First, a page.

The sales engine of the Indian automobile industry has been stuttering for quite some time now, fuelling doubts about when and how carmakers will be able to reverse the trend and get back on the growth track.
According to data of industry body Society of Indian Automobile Manufacturers (SIAM), domestic sales in June across passenger, commercial vehicles as well as two- and three-wheelers have fallen 12 per cent year-on-year. This is the third straight month when passenger vehicle sales have shrunk by double digits. Vehicle sales had fallen 17 per cent in April and 20.5 per cent in May. For the record, automobile companies in India count deliveries to dealers as sales.
While the double-digit de-growth over the past three months has caught the attention of many, carmakers have been actually trundling along a wobbly path from the second half of 2018-19. After a comfortable ride in the first half of FY19, passenger vehicle sales started going downhill from the September quarter when it slipped 3.6 per cent. Thereafter, the slide has continued with the drop in the first quarter of the current financial year (2019-20), one of the sharpest in nearly two decades.
The reasons for the deceleration in passenger vehicle sales are perhaps both short term and long term. As a short-term example, we can recall the Kerala floods in August last year that slammed immediate brakes on passenger vehicle sales. An uneven monsoon last year further added to the woes. These events led to one of the worst festive seasons and huge inventory backlog at dealerships across the country. The worrying point is this year also rains have been truant so far and a deficient monsoon can dry up discretionary spending of consumers.
While floods and vagaries of monsoon are natural phenomena over which man has little control, there are other speed breakers that are affecting the automobile sector. SIAM, for example, attributed the prolonged contraction in auto sales to multiple factors ranging from a slowing economy, low consumer sentiment, lack of finance availability, drop in rural demand and increase in insurance cost.
Let us look into these reasons a bit more closely. According to a customer care executive of a dealer, who has several years of hands-on experience of selling cars, the lack of availability of finance has been hurting sales since demonetisation in late 2016. With the noose tightening on the cash economy, buyers became wary of walking away with his or her car of choice by paying in wads of cash.
While cash purchase took a hit, the black money drive by the Modi government made financiers extra careful about giving loans and they tightened their due diligence. The problem of vehicle financing got accentuated after the fiasco at IL&FS last September. The whole NBFC sector took a hit and liquidity situation tightened, making things more difficult for an industry where financing plays a critical role — almost 80 per cent of new cars being sold are financed.
Another reason that is throttling the automobile industry is the higher insurance cost for new buyers. From October last year, the Insurance Regulatory and Development Authority of India had asked insurers to offer only three-year motor third party insurance cover for cars and five-year covers for two-wheelers. The premium has to be collected for the entire term (three years or five years as the case may be) at the time of getting insurance. This means instead of paying annual third-party premium, it has to be paid as a lump sum in the initial year and again only in the beginning of the fourth year.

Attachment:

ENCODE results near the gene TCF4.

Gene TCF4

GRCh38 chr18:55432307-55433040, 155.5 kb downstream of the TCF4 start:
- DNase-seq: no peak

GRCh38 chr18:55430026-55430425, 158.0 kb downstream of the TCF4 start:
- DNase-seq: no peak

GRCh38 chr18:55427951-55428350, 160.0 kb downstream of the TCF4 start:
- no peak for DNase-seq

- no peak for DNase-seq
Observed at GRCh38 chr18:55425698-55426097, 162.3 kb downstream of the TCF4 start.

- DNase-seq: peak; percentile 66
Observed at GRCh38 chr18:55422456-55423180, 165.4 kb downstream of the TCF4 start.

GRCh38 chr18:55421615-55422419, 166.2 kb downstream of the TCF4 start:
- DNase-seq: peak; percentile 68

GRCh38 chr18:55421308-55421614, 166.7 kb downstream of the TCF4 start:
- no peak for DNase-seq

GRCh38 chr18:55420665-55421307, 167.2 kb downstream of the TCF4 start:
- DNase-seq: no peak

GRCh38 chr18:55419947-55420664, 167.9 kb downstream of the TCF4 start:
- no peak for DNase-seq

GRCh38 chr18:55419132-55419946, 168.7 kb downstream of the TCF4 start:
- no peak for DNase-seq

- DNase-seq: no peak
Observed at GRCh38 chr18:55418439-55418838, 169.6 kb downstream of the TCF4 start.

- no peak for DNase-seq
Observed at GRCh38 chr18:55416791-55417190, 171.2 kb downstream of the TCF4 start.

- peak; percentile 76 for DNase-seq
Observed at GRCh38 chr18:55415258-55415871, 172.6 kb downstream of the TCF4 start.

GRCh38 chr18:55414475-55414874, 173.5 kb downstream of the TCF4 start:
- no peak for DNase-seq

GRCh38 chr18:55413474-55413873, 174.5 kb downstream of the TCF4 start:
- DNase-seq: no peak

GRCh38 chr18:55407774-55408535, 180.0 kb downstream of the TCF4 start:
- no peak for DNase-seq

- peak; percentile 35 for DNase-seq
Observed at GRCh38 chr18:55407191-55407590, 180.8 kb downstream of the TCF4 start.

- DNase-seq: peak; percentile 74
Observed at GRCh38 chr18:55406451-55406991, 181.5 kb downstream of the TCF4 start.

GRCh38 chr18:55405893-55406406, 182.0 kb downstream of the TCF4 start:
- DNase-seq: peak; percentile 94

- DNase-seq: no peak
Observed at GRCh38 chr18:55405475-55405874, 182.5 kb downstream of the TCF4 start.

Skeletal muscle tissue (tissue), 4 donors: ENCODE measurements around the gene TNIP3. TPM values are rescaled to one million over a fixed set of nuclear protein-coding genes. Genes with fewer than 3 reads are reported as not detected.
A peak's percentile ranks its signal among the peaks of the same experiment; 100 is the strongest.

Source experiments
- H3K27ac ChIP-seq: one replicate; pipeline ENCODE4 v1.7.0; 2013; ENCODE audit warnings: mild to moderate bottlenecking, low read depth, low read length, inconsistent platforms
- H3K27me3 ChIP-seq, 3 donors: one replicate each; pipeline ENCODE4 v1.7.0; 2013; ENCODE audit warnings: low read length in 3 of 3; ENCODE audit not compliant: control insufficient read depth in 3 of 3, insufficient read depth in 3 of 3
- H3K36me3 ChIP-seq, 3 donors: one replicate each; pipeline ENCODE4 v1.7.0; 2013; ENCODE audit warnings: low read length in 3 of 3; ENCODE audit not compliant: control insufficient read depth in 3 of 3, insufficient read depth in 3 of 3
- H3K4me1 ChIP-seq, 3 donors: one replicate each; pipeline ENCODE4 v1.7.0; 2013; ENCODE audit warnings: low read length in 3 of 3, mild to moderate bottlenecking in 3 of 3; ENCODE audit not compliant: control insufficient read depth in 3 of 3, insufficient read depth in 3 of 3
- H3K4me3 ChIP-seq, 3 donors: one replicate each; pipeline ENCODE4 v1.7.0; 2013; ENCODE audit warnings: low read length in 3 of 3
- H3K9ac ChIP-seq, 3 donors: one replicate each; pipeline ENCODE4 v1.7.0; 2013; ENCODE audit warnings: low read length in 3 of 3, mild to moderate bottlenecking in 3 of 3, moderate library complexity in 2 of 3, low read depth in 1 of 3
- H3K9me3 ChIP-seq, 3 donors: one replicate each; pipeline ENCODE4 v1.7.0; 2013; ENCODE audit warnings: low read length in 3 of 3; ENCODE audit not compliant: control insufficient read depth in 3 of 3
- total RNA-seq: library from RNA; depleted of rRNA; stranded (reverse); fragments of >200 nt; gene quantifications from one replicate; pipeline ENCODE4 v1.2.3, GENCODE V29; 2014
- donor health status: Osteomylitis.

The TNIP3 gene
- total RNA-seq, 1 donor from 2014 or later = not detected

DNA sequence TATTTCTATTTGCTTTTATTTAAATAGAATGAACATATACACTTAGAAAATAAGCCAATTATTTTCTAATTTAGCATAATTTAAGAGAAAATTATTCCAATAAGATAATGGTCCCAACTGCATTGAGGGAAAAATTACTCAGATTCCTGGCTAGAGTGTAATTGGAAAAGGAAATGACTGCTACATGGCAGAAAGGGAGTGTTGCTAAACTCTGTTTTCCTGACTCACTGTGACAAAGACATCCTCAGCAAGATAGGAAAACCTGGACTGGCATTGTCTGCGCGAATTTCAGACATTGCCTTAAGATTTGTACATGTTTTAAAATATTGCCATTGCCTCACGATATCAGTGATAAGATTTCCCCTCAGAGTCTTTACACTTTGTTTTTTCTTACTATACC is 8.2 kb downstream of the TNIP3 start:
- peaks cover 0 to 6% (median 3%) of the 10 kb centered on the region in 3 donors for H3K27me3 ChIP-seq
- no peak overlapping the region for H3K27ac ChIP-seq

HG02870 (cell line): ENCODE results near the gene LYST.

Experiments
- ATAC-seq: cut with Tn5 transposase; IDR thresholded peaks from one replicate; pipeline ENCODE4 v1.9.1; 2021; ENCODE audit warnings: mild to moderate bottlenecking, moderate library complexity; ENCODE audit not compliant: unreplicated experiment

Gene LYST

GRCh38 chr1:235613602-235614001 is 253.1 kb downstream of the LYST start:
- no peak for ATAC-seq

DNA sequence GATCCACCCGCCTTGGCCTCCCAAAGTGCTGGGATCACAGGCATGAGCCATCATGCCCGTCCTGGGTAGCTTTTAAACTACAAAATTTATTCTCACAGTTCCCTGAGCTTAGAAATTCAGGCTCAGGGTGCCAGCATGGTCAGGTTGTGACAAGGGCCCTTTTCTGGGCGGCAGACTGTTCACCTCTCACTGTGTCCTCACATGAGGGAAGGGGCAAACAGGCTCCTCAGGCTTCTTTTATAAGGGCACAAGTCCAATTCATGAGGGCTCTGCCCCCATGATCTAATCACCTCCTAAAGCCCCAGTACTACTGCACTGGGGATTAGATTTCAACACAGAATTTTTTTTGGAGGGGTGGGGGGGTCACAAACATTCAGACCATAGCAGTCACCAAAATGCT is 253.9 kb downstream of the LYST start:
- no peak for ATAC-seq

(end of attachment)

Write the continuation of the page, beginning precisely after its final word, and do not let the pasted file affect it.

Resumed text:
According to industry observers, a steep rise in insurance cost is virtually negating the discount baits that car companies offer to lure new customers. They are also of the opinion that the advent of new-age shared mobility in the form of Ola and Uber has also played its part in driving some of the potential customers away from buying new cars.
For the debacle in auto sales growth in the first quarter of the current financial year, some are also trying to find an excuse in the dip in consumer sentiment owing to a sudden slowdown in the economy in the March quarter and the general elections in May and its after-effect. If this explanation has any merit, then vehicle sales should start picking up going forward as elections are over and the new government has promised to pump-prime the economy.
But the problem is, the Modi government seems to be more focussed on pushing electric mobility and has largely left the conventional automobile sector untouched in this year’s Budget. The automobile industry was expecting some sort of GST rationalisation in the Budget to turn their fortunes. But that hasn’t happened.
With government support hardly forthcoming, loan taps remaining largely dry, rains remaining uncertain and a disruptive technological change on the way (introduction of BS VI norms from April next year), the automobile industry is likely to experience a bumpy ride for some more time to come.Abhijit Kumar Dutta is a freelance writer. Views expressed are personal.